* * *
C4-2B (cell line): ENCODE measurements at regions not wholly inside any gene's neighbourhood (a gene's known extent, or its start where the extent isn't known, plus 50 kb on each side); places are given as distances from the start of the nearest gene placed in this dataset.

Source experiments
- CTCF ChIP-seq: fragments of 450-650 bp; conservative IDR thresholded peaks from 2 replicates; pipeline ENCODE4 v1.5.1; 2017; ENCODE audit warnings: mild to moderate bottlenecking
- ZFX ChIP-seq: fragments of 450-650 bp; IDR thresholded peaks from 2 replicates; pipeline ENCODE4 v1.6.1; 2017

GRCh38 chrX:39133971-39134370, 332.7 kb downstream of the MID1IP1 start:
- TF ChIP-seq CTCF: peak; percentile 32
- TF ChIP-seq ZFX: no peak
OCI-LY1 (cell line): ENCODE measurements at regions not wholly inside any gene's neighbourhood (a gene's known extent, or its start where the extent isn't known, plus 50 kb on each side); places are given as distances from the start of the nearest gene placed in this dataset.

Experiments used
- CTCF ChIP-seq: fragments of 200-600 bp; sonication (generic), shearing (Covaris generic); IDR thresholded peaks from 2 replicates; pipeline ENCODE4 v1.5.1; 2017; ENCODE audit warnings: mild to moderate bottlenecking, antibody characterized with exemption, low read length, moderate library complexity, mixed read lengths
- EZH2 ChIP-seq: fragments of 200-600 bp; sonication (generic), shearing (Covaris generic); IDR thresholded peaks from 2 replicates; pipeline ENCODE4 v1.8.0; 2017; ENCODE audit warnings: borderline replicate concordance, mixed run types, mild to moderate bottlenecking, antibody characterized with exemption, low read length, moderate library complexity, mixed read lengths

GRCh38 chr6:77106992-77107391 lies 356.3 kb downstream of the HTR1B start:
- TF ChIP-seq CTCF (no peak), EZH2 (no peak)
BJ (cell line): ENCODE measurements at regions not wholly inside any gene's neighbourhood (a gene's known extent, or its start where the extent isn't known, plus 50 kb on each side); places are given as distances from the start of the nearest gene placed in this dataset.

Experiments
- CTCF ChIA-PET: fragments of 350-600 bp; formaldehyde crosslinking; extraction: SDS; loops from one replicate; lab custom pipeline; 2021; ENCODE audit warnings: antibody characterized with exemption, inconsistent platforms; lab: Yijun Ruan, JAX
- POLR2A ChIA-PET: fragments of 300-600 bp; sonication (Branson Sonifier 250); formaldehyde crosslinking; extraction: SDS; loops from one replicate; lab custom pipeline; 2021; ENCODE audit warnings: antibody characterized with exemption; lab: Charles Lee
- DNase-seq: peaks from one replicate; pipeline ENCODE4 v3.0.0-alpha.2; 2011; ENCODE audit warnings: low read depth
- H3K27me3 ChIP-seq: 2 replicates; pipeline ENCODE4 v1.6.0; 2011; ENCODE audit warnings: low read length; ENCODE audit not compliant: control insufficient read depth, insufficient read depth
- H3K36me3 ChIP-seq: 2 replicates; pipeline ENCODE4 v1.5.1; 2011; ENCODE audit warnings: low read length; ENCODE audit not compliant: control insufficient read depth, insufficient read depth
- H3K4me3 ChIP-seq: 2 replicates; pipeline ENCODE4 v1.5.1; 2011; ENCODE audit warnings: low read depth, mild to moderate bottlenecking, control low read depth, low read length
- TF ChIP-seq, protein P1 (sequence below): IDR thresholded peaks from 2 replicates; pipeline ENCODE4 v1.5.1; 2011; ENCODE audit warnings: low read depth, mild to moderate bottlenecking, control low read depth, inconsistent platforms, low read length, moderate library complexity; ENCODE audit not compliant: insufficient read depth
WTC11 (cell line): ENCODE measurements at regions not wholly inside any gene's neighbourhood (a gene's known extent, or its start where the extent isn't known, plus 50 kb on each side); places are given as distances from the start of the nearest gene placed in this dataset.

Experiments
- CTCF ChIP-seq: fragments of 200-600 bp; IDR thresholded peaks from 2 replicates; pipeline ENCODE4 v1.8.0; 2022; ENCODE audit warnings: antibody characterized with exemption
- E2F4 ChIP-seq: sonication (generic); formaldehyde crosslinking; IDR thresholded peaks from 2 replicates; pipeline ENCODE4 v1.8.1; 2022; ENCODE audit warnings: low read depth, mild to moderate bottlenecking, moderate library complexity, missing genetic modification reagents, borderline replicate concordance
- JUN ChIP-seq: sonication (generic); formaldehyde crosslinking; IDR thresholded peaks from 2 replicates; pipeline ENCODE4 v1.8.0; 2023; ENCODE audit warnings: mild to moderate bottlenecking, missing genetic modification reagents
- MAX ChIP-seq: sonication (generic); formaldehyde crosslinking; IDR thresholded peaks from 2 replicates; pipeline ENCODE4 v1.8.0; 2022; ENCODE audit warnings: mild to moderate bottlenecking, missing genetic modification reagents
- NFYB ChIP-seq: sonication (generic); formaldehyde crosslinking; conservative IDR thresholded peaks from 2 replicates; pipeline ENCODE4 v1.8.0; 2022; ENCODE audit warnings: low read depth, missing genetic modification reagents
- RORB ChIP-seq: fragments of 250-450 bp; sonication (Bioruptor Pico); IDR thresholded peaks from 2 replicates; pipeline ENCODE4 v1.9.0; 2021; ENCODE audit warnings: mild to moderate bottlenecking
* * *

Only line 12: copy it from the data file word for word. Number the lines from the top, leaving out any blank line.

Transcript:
GRCh38 chr6:77106992-77107391 lies 356.3 kb downstream of the HTR1B start: